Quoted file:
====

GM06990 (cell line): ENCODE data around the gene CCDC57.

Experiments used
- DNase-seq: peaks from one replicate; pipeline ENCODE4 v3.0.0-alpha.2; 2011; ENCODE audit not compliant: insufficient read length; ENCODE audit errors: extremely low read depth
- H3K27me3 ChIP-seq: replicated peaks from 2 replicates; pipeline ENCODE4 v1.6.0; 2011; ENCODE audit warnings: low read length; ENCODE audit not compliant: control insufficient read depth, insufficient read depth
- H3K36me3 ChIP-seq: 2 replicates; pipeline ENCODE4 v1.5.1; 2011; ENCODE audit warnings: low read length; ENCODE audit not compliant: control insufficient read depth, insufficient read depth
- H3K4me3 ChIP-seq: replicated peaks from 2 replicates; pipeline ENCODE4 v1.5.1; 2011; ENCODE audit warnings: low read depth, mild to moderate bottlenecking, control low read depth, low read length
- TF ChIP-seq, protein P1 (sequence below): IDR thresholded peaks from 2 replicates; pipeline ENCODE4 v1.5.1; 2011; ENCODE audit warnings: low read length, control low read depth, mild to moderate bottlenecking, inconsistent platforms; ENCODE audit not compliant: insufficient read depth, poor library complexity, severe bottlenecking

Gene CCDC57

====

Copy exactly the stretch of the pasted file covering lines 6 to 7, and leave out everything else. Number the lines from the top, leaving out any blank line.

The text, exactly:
- H3K4me3 ChIP-seq: replicated peaks from 2 replicates; pipeline ENCODE4 v1.5.1; 2011; ENCODE audit warnings: low read depth, mild to moderate bottlenecking, control low read depth, low read length
- TF ChIP-seq, protein P1 (sequence below): IDR thresholded peaks from 2 replicates; pipeline ENCODE4 v1.5.1; 2011; ENCODE audit warnings: low read length, control low read depth, mild to moderate bottlenecking, inconsistent platforms; ENCODE audit not compliant: insufficient read depth, poor library complexity, severe bottlenecking